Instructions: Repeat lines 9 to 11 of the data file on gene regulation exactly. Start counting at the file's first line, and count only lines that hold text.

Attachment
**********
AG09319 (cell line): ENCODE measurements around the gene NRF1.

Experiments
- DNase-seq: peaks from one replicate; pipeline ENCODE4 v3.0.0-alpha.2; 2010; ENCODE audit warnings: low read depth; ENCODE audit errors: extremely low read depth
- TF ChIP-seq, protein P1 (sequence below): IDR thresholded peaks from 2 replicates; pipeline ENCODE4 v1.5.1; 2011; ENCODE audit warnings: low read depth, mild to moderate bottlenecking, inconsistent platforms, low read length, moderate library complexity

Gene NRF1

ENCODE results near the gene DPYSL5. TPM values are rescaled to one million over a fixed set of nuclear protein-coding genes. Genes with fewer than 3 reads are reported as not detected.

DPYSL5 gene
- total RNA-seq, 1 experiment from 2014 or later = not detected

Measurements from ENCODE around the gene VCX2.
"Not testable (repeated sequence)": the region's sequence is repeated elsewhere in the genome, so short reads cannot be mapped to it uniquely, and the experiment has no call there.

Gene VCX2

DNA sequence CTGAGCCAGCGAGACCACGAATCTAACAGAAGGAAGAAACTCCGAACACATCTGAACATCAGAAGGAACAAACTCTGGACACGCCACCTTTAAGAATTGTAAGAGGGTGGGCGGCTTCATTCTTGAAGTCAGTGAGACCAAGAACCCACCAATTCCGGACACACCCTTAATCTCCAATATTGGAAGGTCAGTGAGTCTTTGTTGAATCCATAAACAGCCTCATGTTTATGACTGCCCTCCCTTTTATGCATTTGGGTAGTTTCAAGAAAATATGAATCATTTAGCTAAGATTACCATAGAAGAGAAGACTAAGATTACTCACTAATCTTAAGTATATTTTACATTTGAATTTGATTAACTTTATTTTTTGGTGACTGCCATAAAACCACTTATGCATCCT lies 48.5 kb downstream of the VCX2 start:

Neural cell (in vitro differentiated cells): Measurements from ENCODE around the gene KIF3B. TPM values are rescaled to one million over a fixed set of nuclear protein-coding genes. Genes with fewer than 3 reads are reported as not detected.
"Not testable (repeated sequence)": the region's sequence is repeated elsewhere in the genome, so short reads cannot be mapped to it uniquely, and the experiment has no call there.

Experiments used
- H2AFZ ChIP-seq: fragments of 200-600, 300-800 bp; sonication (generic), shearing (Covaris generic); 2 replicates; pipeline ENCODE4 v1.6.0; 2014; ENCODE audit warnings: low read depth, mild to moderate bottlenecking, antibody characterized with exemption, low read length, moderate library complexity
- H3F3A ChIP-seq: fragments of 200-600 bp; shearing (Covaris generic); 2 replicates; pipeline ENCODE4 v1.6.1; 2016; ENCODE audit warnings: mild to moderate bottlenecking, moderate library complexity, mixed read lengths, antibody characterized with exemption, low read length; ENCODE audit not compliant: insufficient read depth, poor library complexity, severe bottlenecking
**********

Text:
Measurements from ENCODE around the gene VCX2.
"Not testable (repeated sequence)": the region's sequence is repeated elsewhere in the genome, so short reads cannot be mapped to it uniquely, and the experiment has no call there.

Gene VCX2